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My first 100 in 1 year!

My first 100 in 1 year!

Written by Juli Cole,20 September 2023.

In two weeks, I will complete dive number 100 (not discussing the naked part here). Why this is special? My husband and I just passed our one-year anniversary for our Open Water certification; we will have completed 100 dives in one year’s time. I have had the unusual experience of diving at least one trip every month throughout the region this past year. Skipping the details, this has been my husband’s alternative to therapy – I am sure many of you can relate. I wanted to share some of my observations from my experiences this last year, hoping to help others.

Master your Buoyancy.

We hear it, we know it and we gotta love it! No way to deny it, the Buoyancy Workshops by Flow were worth the time and money. It greatly improved our skills. And when our buoyancy improved, so did our diving experience. We also did additional time in the pool after we bought our own gear.

Meeting new Friends

We did group diving trips, and trips just with my husband and me. And both are fun in different ways. With the big groups, I made new friends. I liked diving with them and pushing my personal limits. I enjoy hearing everyone’s story. People are diving for all kinds of reasons, but I think at the heart of it, many are just like me: curious and adventuresome. I love sharing that bond with others. The personal diving with just my husband, myself and the divemaster has also been enjoyable, more tailored to what we enjoy seeing and doing. We did a few specialized classes which has strengthened us individually and as a team.

Green Turtle Sipadan, Photo courtesy Antony Cole

Go on Dive Trips!

Going on trips like what Flow provides is a safe and easy way to get to places. Arranging trips on your own can be done and has its own benefits, but requires extra work and a willingness to cut your losses. We have ventured out on our own in the Philippines and Thailand, as well as in Perhentian Island. I looked for dive centers that were straightforward and transparent – with mixed results. If you can, get a recommendation from someone who has used the place. In Thailand, we ended up liking the dive center who actually owned the boat instead of the one we contracted with. One center in the Philippines had terrible gear – they were still recovering from the pandemic. The other place was recommended by a diver and was great. The place in Perhentian, we got lucky. Part of the adventure!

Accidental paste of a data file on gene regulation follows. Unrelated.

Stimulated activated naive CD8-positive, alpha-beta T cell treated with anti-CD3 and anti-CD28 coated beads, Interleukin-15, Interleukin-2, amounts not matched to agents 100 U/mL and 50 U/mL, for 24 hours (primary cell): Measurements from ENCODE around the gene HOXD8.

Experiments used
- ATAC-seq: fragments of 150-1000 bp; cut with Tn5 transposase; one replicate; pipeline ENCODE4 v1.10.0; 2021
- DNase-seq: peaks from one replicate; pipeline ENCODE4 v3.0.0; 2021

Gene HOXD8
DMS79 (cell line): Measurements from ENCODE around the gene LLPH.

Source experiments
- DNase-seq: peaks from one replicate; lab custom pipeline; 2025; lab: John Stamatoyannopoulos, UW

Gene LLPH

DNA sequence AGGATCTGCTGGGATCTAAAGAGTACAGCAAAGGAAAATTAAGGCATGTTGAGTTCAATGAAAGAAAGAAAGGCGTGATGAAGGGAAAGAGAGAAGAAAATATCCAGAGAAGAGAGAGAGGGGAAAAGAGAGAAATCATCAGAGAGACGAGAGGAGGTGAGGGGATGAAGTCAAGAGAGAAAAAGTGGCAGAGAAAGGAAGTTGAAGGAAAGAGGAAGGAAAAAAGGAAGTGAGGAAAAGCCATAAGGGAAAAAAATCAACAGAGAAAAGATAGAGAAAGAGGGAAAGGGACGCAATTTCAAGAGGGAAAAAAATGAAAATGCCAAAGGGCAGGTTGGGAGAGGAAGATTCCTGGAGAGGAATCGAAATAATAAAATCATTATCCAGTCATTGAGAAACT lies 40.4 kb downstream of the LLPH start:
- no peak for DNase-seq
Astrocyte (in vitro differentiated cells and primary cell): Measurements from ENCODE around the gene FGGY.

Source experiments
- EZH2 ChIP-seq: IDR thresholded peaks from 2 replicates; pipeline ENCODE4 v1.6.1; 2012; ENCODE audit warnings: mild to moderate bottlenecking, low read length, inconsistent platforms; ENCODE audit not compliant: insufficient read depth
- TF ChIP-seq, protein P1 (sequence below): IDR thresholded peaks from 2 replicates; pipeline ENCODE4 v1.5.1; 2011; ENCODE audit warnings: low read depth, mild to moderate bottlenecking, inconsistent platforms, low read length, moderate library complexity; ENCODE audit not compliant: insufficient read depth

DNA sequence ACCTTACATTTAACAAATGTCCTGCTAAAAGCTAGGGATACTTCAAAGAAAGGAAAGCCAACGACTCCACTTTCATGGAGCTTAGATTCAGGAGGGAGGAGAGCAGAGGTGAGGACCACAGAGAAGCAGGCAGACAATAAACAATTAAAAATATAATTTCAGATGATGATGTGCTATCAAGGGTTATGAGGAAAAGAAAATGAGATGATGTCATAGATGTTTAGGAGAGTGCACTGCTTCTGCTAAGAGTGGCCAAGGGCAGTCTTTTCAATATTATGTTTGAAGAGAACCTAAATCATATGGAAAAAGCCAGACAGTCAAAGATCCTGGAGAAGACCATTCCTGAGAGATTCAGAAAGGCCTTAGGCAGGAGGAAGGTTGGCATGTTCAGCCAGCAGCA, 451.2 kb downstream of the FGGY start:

Owning your own Gears

After the bad experience of using rental gears in the Philippines, we said enough was enough and bought what at the time was good gear for our needs. That was after about 20 dives. Now 70 dives later and a little more experience, we wished we had bought different gear as now our diving styles have changed. This was the same with our dive comps. Our units are excellent but we are finding as we understand more about the bells and whistles, they may not be the right fit for our preferred diving styles. My opinion is your regulator and your mask are worth the initial cost and really worth finding the right fit. All other things can be worked around, whether it be renting for a while or purchasing 2nd hand. I ended up buying a second mask but the regulator will take longer to replace with what we want.

No BAD Dives.